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To: gentoo-osx@g.o
From: Grobian <grobian@g.o>
Subject: Re: Arch Testing Policy and Procedures
Date: Tue, 06 Sep 2005 21:13:22 +0200

Nathan wrote:
> I'm not a _gentoo_ dev, so I'm not sure if my input here is welcome. 
> If it's not, feel free to stop reading now  :-)

I consider it welcome.

>> ...I like to
>> point at the literature.  Think of some big management gurus, like
>> Mintzberg (could I mention another name instantly?), Davenport, etc.
[snip]
> 
> This may be true in the short run for large corporations in an
> unfeeling 'command and control' structure.  In the long run, I don't
> believe it's better for anyone.  I've never been one to be influenced
> by Big Management Gurus(TM) or their short-sighted, self-serving
> doctrines.  (Their visionary, selfless doctrines are okay though)

On the contrary, their logic is used on the long run.  Though I can 
agree with you that their methodology might seem a bit overdone here. 
I'll explain lateron why I brought it up.

> Lets run through your logic:
> 
>> Ok, why you say, simple.  Noone will accept a lead from his/hers own
>> team.  
> 
> Proof to the contrary:  I've been on several small volunteer teams. 
> In my experience, a lead selected by general consensus (or elections)
> is accepted by all except the most immature people who tend to have
> pre-existing personal grudges against the lead.

yes, correct*.

> 
>> Simple as that.  It works like that in the real world.
> 
> Perhaps with nasty corporate cultures and/or immature people.  In my
> experience, gentoo devs seem to be rather mature, and I've not felt
> oppressed by the gentoo culture yet.

Yes, correct*.

>>  It's hard
>> for the lead and hard for the people to be lead.  
> 
> The best followers lead the leader with the best suggestions.  The
> best leader follows the best suggestions of his followers.  I work
> where I do now because I CHOSE my boss.  If some jerk were appointed
> in his place (project manager over development), I would be outta
> there quicker than a flash.  I would be ok promoting someone from
> within the team, or hiring an outsider that we all like (non-jerk
> variety).

Yes, correct*.

>> Hard because you used
>> to be on the same level, and had chats/whatever on the works as being a
>> 'worker', now suddenly that co-worker is going to tell you what to do.
>> And maybe you don't like it.  
> 
>  _Assuming_ the lead has no tyrannical powers to force everyone to
> obey their every whim (I looked for Gentoo documentation on team
> organization and responsibilities, but couldn't find it.), there
> shouldn't be much to worry about.  Assuming (again-sorry, where are
> those docs?) that a Gentoo lead consists of mostly extra
> responsibilities, and not of extra sticks to beat people with, being a
> lead tends to be more of a 'character building chore' for the lead
> than anything else.

Yes, correct*.

>> You used to be able to have arguments, now
>> you're just supposed to cooperate.
> 
> If Gentoo policies _really_ say that you have to Unquestioningly Obey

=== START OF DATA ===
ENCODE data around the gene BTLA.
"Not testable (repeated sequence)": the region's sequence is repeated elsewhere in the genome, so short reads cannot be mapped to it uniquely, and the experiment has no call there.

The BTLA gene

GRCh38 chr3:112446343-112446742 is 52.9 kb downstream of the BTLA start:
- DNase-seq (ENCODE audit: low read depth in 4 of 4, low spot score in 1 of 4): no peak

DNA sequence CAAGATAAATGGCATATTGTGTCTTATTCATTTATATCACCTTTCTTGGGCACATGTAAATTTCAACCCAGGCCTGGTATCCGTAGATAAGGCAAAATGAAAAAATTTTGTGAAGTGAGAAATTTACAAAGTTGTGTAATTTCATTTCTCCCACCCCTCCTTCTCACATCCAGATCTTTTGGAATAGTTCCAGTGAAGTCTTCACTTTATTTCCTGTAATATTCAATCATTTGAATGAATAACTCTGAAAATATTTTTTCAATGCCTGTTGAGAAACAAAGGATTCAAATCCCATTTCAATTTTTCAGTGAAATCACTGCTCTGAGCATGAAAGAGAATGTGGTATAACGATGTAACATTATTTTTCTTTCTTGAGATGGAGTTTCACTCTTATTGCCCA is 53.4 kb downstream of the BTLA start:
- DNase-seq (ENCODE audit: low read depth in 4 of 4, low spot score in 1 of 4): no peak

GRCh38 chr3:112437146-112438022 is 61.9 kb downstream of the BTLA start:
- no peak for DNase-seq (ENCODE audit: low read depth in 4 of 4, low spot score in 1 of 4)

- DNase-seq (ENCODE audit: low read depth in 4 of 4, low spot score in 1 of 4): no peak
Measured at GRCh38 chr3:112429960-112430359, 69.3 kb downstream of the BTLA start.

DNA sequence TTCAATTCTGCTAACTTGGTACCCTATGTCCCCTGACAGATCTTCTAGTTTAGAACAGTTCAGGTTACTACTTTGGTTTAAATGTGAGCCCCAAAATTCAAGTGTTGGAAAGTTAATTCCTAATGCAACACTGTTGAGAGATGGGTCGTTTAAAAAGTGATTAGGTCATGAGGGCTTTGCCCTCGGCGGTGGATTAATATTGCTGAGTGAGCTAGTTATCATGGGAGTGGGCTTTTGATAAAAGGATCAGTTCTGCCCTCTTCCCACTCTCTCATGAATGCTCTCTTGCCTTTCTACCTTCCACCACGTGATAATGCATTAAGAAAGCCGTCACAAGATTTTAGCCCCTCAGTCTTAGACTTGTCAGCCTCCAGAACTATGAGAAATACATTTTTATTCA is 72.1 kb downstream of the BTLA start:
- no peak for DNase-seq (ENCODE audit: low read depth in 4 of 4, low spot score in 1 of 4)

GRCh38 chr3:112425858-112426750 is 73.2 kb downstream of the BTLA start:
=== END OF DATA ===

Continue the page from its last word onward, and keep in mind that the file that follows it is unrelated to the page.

> The Lead In All Things(TM), then I will swiftly disassociate myself
> with all things Gentoo.  Do you really think Hasan and/or Lina are
> going to turn into earless monsters if they jointly become 'the lead'?

I hope, but I think you are correct*.

*) provided in the case that all is well and there just need to be some 
structure.

I have the impression that a few major things *have* to be done.  This 
requires 'action' and taking discisions that probably not everyone is 
going to be happy with.  I feel especially the last one is required to 
bring this project *any* further, because it appears to be stuck on 
little details, while the big lines aren't even properly drawn.  Hence 
my rather business-like approach, which may be the horror vision for 
anyone.  Of course I do *not* prefer a situation where people can't be 
free in what they want to do for the project.  However, you cannot have 
everybody doing not so much (or almost nothing) too.  I don't think open 
source and volunatary work means: "do whenever you feel like it".  If 
that would be the base, many things would not have been here around now. 
  You need people that are passionate, and devote some time to a project.
I don't want people to relate this sentence above to this team directly, 
for I'm having a more general talk here.

If I read carefully between the lines of some very active (and sometimes 
counsil) members, I hear this complaint.  We see this complaint when 
people leave the project with furious last words on about 300 devs and 
noone testing package X.

In my opinion open source needs to be managed too, because if it isn't, 
it doesn't move or innovate.  The Gentoo counsil isn't just put there 
for fun, they are clearly chosen to get Gentoo move again at certain 
points.  They will provide some management, to serve a higher purpose, 
which is a long term one.


-- 
Fabian Groffen
Gentoo for Mac OS X
-- 
gentoo-osx@g.o mailing list


Replies:
Re: Arch Testing Policy and Procedures
-- Finn Thain
References:
Arch Testing Policy and Procedures
-- Lina Pezzella
Re: Arch Testing Policy and Procedures
-- Grobian
Re: Arch Testing Policy and Procedures
-- Lina Pezzella
Re: Arch Testing Policy and Procedures
-- Kito
Re: Arch Testing Policy and Procedures
-- Grobian
Re: Arch Testing Policy and Procedures
-- Nathan
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Updated Jun 17, 2009

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